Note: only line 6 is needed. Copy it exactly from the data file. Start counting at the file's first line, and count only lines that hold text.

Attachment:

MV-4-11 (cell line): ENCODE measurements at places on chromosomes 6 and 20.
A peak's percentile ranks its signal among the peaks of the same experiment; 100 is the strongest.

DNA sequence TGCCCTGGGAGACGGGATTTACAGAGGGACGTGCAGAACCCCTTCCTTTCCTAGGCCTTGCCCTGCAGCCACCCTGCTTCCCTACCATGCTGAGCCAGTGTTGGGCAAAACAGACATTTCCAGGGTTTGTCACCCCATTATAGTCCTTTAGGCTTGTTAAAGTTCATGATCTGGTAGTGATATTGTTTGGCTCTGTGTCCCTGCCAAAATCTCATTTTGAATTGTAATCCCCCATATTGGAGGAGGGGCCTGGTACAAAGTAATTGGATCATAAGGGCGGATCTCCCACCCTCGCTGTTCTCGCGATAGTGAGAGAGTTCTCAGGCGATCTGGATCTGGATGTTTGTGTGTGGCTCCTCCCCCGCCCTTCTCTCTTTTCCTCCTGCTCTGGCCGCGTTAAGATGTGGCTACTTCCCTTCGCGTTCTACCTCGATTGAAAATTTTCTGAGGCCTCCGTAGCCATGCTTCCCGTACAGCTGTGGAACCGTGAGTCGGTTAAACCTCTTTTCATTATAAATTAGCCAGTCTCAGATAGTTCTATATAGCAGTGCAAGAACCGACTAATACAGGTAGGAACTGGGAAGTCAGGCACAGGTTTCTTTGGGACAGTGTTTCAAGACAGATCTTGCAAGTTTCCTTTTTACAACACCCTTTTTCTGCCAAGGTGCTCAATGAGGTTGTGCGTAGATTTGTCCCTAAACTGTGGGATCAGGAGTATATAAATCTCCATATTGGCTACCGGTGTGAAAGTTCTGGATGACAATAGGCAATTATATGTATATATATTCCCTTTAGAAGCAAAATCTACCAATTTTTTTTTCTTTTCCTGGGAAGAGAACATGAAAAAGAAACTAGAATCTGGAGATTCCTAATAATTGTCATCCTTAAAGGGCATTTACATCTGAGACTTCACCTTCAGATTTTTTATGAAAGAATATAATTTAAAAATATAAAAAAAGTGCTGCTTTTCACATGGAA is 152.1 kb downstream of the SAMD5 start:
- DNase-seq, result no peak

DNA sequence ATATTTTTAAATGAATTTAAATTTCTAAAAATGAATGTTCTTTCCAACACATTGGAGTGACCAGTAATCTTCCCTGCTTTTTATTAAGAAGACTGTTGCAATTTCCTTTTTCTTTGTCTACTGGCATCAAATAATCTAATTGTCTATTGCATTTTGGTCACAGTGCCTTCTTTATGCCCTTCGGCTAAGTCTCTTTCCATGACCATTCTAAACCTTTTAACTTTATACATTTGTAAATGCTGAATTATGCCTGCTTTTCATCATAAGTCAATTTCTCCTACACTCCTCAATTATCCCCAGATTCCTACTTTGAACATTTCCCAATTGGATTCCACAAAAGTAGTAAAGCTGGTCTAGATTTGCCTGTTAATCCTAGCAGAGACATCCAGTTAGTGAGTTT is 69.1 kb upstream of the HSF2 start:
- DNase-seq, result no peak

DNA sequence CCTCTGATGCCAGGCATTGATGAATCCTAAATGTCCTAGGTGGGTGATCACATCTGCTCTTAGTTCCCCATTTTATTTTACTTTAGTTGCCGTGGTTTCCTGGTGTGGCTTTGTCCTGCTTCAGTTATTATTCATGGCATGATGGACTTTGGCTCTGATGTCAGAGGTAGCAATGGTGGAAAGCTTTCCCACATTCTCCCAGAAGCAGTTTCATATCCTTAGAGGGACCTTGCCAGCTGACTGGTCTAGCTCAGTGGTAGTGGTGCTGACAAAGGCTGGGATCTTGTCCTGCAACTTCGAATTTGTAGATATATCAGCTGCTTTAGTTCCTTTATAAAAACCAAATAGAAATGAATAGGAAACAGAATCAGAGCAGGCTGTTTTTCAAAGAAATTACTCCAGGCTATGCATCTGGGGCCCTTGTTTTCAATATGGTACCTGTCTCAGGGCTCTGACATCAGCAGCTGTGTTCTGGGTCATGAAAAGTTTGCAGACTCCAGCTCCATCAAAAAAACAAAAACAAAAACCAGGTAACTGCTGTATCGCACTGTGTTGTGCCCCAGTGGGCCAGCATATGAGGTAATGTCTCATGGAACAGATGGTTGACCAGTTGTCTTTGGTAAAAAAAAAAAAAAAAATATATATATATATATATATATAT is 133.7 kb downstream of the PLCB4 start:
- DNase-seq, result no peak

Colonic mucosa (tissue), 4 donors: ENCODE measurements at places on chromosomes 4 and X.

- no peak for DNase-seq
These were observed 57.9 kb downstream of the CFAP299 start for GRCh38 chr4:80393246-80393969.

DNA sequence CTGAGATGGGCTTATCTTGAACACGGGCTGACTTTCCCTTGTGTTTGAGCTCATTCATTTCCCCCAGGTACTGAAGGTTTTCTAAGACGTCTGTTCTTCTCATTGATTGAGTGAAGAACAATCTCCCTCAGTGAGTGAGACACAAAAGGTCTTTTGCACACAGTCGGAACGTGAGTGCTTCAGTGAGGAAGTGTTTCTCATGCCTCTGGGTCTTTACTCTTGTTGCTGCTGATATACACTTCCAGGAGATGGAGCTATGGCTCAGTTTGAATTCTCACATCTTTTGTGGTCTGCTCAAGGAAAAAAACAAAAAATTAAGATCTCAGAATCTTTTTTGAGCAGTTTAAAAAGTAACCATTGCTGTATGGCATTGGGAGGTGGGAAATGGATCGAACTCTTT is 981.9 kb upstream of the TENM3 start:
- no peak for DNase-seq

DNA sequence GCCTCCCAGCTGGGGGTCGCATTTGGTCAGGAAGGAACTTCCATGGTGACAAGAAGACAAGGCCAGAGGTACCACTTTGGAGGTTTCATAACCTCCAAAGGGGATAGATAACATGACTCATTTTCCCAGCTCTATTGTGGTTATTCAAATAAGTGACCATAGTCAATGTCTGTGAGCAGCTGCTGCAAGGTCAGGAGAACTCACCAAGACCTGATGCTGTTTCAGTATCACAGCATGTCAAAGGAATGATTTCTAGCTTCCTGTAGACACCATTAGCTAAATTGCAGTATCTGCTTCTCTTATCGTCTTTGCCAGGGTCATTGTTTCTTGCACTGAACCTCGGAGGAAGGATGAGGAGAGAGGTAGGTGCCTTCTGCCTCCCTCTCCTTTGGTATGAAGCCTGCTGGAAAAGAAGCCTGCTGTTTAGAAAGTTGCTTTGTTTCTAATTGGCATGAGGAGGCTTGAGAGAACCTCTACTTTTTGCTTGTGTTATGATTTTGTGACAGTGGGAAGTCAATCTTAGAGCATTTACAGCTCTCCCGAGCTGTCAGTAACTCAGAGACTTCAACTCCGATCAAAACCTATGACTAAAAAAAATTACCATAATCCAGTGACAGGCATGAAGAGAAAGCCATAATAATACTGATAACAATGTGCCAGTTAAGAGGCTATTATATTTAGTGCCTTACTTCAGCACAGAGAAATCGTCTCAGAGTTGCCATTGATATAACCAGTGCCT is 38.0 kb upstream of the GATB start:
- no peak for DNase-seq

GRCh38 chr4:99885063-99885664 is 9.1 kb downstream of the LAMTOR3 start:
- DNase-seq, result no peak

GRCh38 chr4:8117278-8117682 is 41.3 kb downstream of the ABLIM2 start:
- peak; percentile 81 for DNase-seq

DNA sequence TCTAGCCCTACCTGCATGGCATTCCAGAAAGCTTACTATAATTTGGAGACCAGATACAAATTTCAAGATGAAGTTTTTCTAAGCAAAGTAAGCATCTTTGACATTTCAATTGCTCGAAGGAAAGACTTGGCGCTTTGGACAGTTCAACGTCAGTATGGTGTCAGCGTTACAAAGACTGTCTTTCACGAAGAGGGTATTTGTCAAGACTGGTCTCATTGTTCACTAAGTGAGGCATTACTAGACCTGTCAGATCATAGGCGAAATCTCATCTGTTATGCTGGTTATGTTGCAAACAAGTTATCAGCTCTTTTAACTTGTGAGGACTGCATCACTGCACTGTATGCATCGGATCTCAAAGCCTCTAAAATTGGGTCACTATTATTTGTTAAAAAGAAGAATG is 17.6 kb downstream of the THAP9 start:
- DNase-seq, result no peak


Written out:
- DNase-seq, result no peak